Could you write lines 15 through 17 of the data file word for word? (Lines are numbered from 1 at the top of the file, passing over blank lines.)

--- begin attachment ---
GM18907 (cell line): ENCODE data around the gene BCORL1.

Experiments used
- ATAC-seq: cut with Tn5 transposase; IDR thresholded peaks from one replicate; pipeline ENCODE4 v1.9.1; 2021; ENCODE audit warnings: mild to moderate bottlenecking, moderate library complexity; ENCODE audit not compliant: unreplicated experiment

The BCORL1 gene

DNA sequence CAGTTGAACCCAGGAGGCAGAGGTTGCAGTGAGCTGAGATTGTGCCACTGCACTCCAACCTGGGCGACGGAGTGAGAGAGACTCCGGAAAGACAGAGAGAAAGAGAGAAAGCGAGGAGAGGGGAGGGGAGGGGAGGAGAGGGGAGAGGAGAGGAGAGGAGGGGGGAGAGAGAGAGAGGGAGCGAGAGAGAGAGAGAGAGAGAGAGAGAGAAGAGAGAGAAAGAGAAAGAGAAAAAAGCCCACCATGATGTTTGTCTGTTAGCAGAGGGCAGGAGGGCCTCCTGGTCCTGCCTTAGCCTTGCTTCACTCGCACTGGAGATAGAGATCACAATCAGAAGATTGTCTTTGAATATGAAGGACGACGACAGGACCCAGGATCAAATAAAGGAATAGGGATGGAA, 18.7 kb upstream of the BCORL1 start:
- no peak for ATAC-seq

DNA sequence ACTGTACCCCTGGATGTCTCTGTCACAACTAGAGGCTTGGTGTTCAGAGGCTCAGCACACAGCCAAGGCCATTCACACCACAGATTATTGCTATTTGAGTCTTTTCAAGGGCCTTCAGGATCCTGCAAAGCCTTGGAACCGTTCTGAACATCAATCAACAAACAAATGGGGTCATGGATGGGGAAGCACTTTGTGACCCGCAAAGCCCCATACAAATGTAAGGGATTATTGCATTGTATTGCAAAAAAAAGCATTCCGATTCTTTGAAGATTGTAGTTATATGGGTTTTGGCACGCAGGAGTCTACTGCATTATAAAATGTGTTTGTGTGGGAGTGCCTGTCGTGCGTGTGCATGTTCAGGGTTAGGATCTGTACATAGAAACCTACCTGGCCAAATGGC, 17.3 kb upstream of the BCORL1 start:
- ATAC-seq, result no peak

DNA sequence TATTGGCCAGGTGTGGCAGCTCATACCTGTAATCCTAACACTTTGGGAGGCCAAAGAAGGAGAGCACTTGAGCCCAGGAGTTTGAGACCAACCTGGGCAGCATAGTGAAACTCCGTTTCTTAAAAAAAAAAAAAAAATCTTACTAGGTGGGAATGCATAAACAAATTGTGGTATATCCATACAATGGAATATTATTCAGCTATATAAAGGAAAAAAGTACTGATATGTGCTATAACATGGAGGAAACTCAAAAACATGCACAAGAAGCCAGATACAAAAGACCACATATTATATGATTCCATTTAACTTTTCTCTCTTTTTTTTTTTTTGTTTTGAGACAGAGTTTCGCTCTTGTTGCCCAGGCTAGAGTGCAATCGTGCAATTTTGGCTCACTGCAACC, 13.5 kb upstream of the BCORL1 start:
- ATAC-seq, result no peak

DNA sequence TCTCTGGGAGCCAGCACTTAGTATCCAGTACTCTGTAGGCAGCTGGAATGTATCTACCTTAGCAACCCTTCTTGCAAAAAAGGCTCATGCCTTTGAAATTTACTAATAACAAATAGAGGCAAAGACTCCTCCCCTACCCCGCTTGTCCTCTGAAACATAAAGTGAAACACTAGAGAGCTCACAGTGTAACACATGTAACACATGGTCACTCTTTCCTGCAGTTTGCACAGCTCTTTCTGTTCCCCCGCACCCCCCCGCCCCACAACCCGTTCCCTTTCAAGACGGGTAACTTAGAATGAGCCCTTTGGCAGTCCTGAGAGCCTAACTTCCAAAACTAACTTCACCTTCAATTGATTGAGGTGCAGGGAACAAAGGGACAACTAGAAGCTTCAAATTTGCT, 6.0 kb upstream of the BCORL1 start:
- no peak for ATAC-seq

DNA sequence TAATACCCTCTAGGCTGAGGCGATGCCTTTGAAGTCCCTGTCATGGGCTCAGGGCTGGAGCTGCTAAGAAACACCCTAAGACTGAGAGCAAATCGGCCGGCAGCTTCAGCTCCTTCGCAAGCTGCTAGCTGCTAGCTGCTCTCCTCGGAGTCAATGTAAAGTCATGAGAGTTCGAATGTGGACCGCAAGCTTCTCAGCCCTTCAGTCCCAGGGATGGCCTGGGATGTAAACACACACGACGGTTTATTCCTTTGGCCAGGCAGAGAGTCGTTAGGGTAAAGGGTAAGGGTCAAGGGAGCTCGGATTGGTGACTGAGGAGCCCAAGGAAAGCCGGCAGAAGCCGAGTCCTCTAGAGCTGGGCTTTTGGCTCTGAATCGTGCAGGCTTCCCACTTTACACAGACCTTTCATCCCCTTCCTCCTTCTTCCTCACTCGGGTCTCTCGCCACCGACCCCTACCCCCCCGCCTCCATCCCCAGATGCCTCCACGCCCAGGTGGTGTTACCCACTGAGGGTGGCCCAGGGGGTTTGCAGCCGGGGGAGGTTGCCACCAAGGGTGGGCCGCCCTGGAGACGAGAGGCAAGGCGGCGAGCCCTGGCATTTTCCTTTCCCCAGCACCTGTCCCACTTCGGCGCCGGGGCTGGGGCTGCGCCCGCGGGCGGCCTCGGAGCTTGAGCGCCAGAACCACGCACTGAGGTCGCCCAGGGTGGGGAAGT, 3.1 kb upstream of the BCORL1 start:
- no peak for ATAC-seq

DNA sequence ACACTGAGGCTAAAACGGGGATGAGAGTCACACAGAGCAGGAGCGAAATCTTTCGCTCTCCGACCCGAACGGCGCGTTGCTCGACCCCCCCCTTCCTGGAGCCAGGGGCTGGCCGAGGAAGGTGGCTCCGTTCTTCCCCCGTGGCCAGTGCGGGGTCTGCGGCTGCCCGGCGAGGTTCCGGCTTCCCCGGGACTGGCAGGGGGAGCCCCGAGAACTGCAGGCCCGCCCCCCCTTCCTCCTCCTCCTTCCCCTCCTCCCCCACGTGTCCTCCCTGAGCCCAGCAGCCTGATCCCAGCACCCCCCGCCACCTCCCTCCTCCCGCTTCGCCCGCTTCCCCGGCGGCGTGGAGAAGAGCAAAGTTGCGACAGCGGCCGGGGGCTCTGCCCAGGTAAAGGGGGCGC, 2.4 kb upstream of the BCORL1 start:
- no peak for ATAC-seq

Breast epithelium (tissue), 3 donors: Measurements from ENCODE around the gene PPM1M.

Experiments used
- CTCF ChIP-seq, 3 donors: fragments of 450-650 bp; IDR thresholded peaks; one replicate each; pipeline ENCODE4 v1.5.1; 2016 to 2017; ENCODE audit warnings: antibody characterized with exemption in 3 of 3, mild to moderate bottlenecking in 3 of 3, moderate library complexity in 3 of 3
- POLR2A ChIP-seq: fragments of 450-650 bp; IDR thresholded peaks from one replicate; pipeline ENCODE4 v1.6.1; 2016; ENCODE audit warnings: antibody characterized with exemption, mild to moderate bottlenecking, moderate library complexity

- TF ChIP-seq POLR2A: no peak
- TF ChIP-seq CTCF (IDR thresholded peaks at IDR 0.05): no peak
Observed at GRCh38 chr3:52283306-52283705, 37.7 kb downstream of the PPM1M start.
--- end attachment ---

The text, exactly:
DNA sequence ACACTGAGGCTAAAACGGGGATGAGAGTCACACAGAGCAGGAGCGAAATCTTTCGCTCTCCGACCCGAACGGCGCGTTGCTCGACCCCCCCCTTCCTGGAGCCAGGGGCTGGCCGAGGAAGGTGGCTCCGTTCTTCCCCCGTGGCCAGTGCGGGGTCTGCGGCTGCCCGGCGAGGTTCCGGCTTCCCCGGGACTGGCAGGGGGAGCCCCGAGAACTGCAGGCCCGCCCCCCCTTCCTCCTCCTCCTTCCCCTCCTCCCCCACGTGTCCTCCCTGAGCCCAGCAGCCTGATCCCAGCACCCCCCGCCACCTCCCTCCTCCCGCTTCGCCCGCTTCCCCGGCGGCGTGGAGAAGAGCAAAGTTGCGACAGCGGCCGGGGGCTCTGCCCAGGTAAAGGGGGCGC, 2.4 kb upstream of the BCORL1 start:
- no peak for ATAC-seq

Breast epithelium (tissue), 3 donors: Measurements from ENCODE around the gene PPM1M.